https://en.wikipedia.org/wiki/Copper

Fat is one of the three main groups of macronutrients in the human diet, along with carbohydrates and protein, and the main components of common food products such as milk, butter, tallow, lard, bacon and cooking oils. They are an important and dense source of food energy for many animals and play important structural and metabolic functions in most living things, including energy storage, waterproofing, and thermal insulation. The human body can produce the fat it needs from other food ingredients except for a few essential fatty acids which must be included in the diet. Dietary fats are also the carriers of certain flavor and aroma ingredients and vitamins which are not soluble in water.
https://en.wikipedia.org/wiki/Fat

Vitamin B9, another name for folic acid (folate, folacin or vitamin M, pteroyl-L-glutamic acid, pteroyl-L-glutamate and pteroylmonoglutamic acid), is a water soluble vitamin.
Folic acid is the metabolic precursor of a coenzyme, tetrahydrofolate (FH4 or THF4), involved in particular in the synthesis of nucleic bases, purines and pyrimidines, constituting the nucleic acids (DNA and RNA) of the genetic material. THF is also involved in the synthesis of amino acids such as methionine, histidine and serine.
https://en.wikipedia.org/wiki/Folate

Iron is a trace element and is one of the essential mineral salts found in food, but can be toxic in some forms. An iron deficiency is a source of anemia and can affect the cognitive and socio-emotional development of the childs brain or exacerbate the effects of certain intoxications (lead poisoning, for example).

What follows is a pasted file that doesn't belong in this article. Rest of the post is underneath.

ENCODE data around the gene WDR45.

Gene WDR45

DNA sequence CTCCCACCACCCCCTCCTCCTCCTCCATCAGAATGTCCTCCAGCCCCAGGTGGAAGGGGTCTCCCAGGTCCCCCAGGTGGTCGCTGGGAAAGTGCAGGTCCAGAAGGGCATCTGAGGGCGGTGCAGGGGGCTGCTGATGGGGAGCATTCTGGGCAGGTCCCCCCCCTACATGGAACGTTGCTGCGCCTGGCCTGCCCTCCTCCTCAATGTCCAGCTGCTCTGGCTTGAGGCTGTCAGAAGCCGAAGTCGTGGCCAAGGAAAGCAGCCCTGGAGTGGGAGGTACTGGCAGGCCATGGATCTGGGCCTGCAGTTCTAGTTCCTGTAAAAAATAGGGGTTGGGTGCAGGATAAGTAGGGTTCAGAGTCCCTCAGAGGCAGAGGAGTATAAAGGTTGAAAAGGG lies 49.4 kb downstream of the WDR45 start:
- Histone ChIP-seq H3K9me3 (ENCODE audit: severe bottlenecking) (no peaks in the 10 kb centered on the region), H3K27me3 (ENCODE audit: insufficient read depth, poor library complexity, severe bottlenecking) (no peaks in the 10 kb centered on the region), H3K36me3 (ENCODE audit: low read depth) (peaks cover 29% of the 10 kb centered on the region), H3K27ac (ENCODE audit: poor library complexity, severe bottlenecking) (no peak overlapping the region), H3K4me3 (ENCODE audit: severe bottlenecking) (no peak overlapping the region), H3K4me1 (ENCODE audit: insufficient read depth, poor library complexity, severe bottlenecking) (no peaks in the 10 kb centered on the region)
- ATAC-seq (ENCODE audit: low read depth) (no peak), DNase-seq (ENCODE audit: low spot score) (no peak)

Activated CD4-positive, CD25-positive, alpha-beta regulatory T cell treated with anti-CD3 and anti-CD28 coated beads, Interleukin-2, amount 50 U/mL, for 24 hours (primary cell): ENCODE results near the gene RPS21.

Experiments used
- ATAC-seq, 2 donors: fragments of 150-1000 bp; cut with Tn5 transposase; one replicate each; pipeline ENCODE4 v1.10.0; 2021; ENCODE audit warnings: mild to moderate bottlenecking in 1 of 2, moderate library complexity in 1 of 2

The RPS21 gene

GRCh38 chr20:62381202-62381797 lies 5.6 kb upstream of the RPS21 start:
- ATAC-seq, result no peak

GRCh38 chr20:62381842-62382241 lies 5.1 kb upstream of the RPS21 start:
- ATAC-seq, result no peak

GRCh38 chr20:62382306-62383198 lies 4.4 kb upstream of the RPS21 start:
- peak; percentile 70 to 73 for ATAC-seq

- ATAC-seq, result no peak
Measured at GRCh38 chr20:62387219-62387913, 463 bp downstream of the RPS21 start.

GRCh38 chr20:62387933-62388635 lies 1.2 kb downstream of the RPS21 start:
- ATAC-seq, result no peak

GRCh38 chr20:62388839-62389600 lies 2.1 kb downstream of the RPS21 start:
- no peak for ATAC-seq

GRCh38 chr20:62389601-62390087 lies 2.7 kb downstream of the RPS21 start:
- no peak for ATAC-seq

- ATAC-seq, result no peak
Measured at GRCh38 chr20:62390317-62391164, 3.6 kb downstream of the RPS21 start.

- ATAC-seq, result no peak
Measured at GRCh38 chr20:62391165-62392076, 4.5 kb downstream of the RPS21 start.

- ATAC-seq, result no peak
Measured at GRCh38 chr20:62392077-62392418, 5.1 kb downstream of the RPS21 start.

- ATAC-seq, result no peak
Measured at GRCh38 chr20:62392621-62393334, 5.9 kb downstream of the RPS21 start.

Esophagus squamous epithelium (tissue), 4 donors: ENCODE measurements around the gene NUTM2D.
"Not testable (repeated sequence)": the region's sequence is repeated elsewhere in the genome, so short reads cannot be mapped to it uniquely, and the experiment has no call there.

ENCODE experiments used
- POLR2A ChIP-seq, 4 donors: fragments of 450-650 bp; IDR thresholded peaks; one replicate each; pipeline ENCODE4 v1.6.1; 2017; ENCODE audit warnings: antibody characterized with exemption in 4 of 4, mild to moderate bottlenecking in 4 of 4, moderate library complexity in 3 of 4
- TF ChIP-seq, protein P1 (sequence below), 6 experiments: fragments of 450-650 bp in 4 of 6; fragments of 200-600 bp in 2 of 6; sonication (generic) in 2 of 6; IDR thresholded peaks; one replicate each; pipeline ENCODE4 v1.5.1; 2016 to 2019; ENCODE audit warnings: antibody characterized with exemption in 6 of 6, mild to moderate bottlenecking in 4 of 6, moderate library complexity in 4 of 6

https://en.wikipedia.org/wiki/Iron

Manganese is a trace element (necessary for humans to survive), manganese deficiency (less than 2 to 3 mg / day for an average adult), leads – depending on the animal model – to reproductive disorders for both sexes, bone malformations, depigmentations, ataxia and alteration of the central nervous system.
https://en.wikipedia.org/wiki/Manganese

B vitamins facilitate the conversion of food (carbohydrates) into energy (glucose). Niacin is helpful in the process of regulating stress hormones and improves blood circulation. These vitamins are water soluble and the body does not store them.
https://en.wikipedia.org/wiki/Niacin

Inorganic phosphorus in the form of the phosphate PO3−4 is required for all known forms of life. Phosphorus plays a major role in the structural framework of DNA and RNA. Living cells use phosphate to transport cellular energy with adenosine triphosphate (ATP), necessary for every cellular process that uses energy. ATP is also important for phosphorylation, a key regulatory event in cells. Phospholipids are the main structural components of all cellular membranes. Calcium phosphate salts assist in stiffening bones. Biochemists commonly use the abbreviation “Pi” to refer to inorganic phosphate.
https://en.wikipedia.org/wiki/Phosphorus

Vitamin B2, corresponding to riboflavin, or lactoflavin, is a water-soluble vitamin necessary for the synthesis of flavin adenine dinucleotide (FAD) and flavin mononucleotide (FMN), two cofactors essential to flavoproteins.